Across the railway line was virgin bushland.
Empire Day was big in our family agenda. We got a holiday from school and we built bonfires spent lots of money on fireworks. John and myself went ferreting for trees across the railway line. We dragged them through the drains and the up the street to the front of our house.
We used to meet the public school kids in the drain and have spats throwing stones.
Later, Sam and I took over cutting lugging and carting. The water in the drains was suspect - green and slimy. The trees would get drenched and we would man handle the wet branches.
We were forever coming out in warts, boils sties and other forms of skin problems.
We poached the neighbourhood for empty cordial bottles where we got threepence for their return at the green grocer stores. We also got a penny for each pound weight of used newspaper we sold to the shop merchants who used the paper for wrapping up produce.
Neighbours would contribute to the bonfire. We got their broken chairs; boxes paper etc. Some even contributed a few shillings towards our bank of fireworks.
Bungers were my favourite. Late May in Sydney was cold. The roaring bonfire felt great the heat was intense as it lit up the night sky. The next day was spending scouring over bonfire sites looking for unspent crackers and the sticks of sky rockets. We used these sticks to make kites using brown paper and string.
Aged five I trudged off up the hill with John and Babe to the Regina Caelie Catholic primary school.
I clearly remember Day One - where mums were coercing "cry-babies" to let go of their dresses and go into class.
I could not understand why they were crying - it was an adventure.
We did not have pen and pencils. We had slate boards and crayons we learnt the alphabet practicing and rubbing out and doing it again and again.
Catechism was forced down our throats. I was also recruited as an altar boy.
Off we went to Mark Foys in town to get kitted up in the red caftan white blouse, studs, collars and other tapestries. I do remember the quality and fineness of the material and thought church must be rich to give out this stuff.
Being an altar boy meant getting up in the dark hours of the morning for 7 am Mass.
We would often get there earlier than the priest and go about opening up.
One morning I came out of the vestibule and in the darkness but light by glowing candlelight was a coffin.
It completely shocked me - it was my first encounter with death. I was not ready for it.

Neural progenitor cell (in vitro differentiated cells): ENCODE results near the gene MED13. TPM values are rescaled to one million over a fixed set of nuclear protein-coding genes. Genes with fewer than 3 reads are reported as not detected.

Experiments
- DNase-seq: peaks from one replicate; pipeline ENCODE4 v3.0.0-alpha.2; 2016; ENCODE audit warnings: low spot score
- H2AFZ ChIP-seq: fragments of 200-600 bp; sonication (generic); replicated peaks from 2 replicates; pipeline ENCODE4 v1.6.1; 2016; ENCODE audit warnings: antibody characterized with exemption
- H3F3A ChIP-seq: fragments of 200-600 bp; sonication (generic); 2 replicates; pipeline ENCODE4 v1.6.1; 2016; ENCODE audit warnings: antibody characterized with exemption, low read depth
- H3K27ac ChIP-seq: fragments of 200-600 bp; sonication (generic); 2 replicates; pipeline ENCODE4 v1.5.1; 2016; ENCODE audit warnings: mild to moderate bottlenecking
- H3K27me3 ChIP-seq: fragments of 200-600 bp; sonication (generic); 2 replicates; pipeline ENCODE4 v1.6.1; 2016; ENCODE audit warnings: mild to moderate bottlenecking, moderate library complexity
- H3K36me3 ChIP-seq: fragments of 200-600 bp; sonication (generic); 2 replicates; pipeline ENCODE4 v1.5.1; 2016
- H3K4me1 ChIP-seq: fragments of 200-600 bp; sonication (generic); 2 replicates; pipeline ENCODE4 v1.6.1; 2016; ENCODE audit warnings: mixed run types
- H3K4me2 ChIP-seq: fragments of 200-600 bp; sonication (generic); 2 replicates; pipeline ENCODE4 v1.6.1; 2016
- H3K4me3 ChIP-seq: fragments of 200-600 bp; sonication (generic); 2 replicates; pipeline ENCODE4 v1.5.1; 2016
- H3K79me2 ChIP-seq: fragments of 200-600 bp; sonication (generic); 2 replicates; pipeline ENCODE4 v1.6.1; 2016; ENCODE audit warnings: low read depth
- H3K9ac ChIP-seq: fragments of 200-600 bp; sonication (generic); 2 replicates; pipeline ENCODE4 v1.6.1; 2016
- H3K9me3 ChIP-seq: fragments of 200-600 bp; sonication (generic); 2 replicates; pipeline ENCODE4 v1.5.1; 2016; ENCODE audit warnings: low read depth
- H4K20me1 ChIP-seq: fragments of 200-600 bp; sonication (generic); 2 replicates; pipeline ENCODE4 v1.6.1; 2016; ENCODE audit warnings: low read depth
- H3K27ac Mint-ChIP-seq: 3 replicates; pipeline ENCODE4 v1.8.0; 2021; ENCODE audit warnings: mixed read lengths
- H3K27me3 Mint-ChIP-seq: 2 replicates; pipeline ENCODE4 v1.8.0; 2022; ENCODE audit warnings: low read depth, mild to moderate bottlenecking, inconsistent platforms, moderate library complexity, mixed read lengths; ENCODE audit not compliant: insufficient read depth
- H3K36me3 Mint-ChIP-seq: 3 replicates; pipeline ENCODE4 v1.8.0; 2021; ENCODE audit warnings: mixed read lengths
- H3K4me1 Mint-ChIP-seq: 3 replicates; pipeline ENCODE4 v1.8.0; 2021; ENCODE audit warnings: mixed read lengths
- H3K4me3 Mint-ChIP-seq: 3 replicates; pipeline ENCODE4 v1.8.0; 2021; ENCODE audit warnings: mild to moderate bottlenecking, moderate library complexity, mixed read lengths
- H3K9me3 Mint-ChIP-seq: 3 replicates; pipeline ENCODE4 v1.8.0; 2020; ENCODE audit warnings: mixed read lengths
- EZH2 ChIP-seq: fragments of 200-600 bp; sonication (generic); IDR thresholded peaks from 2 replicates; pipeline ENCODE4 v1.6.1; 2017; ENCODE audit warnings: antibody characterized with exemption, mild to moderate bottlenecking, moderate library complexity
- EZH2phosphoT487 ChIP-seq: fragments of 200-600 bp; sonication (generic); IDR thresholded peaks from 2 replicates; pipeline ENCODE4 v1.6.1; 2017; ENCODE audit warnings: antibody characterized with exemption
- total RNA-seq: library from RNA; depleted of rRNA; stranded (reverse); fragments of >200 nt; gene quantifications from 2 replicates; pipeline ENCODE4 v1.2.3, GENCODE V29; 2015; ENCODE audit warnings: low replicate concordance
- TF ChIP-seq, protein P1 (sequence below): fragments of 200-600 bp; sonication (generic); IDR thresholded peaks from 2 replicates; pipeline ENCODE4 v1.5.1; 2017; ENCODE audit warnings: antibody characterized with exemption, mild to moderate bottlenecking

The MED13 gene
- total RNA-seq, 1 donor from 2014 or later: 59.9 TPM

The government sponsored a free milk campaign. Each play time there were crates and crates of it laid out in a shaded area of the playground. We could drink as much as we wanted.
We even had flavoured milk in one sustained period.
When summer came, however, it was tedious drinking the hot stuff - which was compulsory.
On a clear day we could see the Sydney Harbour Bridge.
It had only been completed 20 years earlier and the sight of it still sparked popular enthusiasm for its grandeur an engineering marvel.
Those kids fortunate to be taken to the Pylon look-outs would tell all the kids about it. So we looked at it in awe.
At school play-time was superb. Everyone was amazed that I could stand on my head. We played force-em back - kick the ball; mark; 3 steps forward for a catch on the full; kick the ball again.
Cigarette cards were converted to flat objects - for what purpose I don't remember.
We threw bottle tops against the wall with whoever and the nearest had first chance to put them all on the elbow. Then with a swift flick of the arm you had to catch them. Those you caught you kept.
We also played marbles and "piggy-in-the-middle". This was a game where one person was in the middle of a defined space. Everybody had to run from one end to another without getting tagged. Those who got tagged joined the people in the middle in the end it was many against a few.
I did not mind the hand-me-down clothes but the nuns at school ridiculed me because the fabric had faded in on the seat of my one pair of school trousers so I had "holes in my bottom".
I was amazed when I went to a friend's place to see his mother iron a set of three pairs of school shorts.
There were holes in my socks as the leather of the souls had worn through. Amusing now when you imagine a well presented altar boy kneeling away from you exposing his "holy souls".
To top it off, for years I had a green film on my teeth. This was fixed in a single visit to the dentist.
As mum slipped into alcoholism, I slipped into being feral.
Sam and I would go into Woolworths and steal chocolates.
If we noticed that staff were watching us we would bolt directly across busy King Georges Road in the hopeful knowledge that cars would avoid us.
The staff never dared chase. We used to steal comics from the back garage of the local newsagent.
We would also jump over the back yard of neighbours and "steal" from the abundant fruit trees.
Truth be known, these kind neighbours would have given us - everything was in abundance.
Dad owned a big black Buick. I wished he didn't.
At school I was marked as being a rich kid.
Eventually the Buick was gone and dad went looking for work down in the Cooma district as the Snowy Mountains Hydro Electric Scheme was underway.
Dad owed the bank a lot of money.
There was one incidence when I was playing in the back yard.
Out rushed dad. "Wow he is going to play with me".
He went straight past me and over the fence through the blackberry briars and out onto Lee Avenue.
The bailiffs were at the front door.
Dad was a lovable rogue who taught us all the tricks - like going to a public telephone and shouting in the ear piece to leave a message.
He seemed more religious than mum. He prayed at night and regularly went to Sunday church.
He went to the school concerts and was interested in and commented on the religious politics of the day - whatever they were.